The blanket "wind turbines are bird blenders" statement has been a long been the bane of many renewable energy advocates. Yet, like any industry, renewables operators have a responsibility to carefully manage and mitigate their impact on the natural world.
When the UK's most prominent bird conservation charity, the Royal Society for Protection of Birds (RSPB), decided to install a 100m high wind turbine at their headquarters in Sandy, Bedfordshire, there was a predictable outcry from anti-wind lobbying groups. The charity, however, is well aware of the devastating impact that climate change will have on birds and other wildlife, so they were determined to press ahead with cutting their carbon emissions while mitigating any harm to the local environment. (The turbine is expected to provide enough electricity to power half of the RSPBs 127 locations' power needs.)
The video below shows how, together with renewable energy provider Ecotricity, they managed to have their birdseed cake and eat it too. (It also has some cool time-lapse footage of the turbine being built.)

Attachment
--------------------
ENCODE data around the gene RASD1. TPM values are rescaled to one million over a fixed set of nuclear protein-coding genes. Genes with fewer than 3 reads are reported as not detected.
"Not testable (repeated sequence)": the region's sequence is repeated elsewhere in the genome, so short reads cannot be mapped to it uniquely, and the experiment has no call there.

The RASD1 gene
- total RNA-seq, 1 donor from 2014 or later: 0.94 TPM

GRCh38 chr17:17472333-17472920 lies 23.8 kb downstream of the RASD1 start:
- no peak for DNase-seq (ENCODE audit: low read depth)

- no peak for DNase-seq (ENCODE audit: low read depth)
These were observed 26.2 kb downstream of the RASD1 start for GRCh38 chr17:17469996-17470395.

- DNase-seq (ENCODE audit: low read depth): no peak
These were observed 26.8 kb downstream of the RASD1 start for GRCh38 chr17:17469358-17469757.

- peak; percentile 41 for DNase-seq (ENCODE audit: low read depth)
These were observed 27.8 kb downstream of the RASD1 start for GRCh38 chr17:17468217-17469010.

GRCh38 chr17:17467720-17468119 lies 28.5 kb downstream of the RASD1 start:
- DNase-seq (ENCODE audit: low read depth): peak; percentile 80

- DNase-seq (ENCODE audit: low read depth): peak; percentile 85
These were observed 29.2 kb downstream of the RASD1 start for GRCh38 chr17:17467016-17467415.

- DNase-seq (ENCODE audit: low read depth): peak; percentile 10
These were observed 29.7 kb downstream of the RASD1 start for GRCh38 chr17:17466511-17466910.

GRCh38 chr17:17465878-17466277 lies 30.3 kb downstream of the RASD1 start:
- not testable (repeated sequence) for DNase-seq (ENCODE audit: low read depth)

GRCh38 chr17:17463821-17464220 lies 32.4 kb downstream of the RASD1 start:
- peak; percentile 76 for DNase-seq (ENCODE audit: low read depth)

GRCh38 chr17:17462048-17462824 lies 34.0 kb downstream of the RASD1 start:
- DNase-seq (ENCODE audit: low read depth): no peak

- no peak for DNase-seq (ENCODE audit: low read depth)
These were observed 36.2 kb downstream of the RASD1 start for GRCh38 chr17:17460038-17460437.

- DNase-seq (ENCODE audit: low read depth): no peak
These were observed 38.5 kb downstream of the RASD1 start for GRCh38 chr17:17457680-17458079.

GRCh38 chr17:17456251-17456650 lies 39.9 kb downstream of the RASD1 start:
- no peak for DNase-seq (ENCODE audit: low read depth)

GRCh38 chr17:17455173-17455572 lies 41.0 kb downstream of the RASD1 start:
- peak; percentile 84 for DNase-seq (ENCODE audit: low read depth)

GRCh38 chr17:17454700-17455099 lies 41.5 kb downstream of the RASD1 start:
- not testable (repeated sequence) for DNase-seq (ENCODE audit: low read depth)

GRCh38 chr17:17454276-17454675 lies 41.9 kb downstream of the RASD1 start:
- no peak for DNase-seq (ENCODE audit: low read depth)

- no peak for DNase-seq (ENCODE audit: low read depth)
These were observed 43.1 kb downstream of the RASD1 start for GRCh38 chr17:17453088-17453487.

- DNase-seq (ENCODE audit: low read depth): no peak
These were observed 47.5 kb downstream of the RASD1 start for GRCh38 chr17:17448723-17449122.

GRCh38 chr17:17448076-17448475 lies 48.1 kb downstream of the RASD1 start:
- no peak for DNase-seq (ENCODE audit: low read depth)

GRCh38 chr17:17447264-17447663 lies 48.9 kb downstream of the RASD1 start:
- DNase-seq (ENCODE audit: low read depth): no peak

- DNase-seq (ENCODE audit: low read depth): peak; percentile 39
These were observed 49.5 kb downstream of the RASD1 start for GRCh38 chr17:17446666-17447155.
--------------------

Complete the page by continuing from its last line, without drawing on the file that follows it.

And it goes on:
Essentially, by conducting an extensive, year-round assessment of wildlife at the site, and comparing it with a control study nearby, they were able to identify exactly what species of birds and bats were likely to be in-flight and at what times of the day. While bird kills turned out to be a relatively small concern at this specific site, there were some worries about specific species of bats. Luckily, those bats are only likely to be in-flight around dawn and dusk at wind speeds between 2 and 5 meters per second—so Ecotricity and RSPB implemented a mitigation plan by which the turbine is shut off for half an hour before and after dusk, whenever wind speeds are below 7 meters per second.
Assuming it works as intended, it's a simple, elegant solution. And while electricity output will be slightly compromised, the trade off of demonstrating to the public that renewables and conservation can exist hand-in-hand is surely worth a slightly lower yield.